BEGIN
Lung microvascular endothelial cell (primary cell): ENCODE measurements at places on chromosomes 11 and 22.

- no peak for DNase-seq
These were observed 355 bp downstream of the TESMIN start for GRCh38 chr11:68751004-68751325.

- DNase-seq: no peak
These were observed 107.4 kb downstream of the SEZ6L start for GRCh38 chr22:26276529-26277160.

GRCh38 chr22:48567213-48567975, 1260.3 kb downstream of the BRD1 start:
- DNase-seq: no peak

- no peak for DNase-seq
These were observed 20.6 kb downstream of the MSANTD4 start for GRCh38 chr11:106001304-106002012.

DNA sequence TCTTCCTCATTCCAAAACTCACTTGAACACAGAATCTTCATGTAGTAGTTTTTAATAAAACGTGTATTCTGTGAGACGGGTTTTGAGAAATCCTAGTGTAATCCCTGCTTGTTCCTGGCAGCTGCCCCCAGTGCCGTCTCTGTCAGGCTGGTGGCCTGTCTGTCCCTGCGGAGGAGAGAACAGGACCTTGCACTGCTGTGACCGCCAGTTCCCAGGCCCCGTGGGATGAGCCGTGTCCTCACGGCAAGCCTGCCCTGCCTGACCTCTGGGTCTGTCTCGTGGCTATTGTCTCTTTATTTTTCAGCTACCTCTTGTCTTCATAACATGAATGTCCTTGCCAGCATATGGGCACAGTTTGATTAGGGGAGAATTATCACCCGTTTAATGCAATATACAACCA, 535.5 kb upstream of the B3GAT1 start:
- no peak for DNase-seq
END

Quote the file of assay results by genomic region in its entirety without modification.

Lung microvascular endothelial cell (primary cell): ENCODE measurements at places on chromosomes 11 and 22.

- no peak for DNase-seq
These were observed 355 bp downstream of the TESMIN start for GRCh38 chr11:68751004-68751325.

- DNase-seq: no peak
These were observed 107.4 kb downstream of the SEZ6L start for GRCh38 chr22:26276529-26277160.

GRCh38 chr22:48567213-48567975, 1260.3 kb downstream of the BRD1 start:
- DNase-seq: no peak

- no peak for DNase-seq
These were observed 20.6 kb downstream of the MSANTD4 start for GRCh38 chr11:106001304-106002012.

DNA sequence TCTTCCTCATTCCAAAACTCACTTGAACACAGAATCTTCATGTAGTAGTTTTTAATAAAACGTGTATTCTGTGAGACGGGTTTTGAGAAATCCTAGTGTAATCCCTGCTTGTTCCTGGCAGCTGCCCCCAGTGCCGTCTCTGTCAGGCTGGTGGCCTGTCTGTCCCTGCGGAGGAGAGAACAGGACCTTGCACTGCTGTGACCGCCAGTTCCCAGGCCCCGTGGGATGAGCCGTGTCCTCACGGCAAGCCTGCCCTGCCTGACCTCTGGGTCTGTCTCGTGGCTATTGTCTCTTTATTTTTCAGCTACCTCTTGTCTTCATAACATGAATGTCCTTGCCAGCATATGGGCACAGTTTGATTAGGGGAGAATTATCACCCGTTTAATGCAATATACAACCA, 535.5 kb upstream of the B3GAT1 start:
- no peak for DNase-seq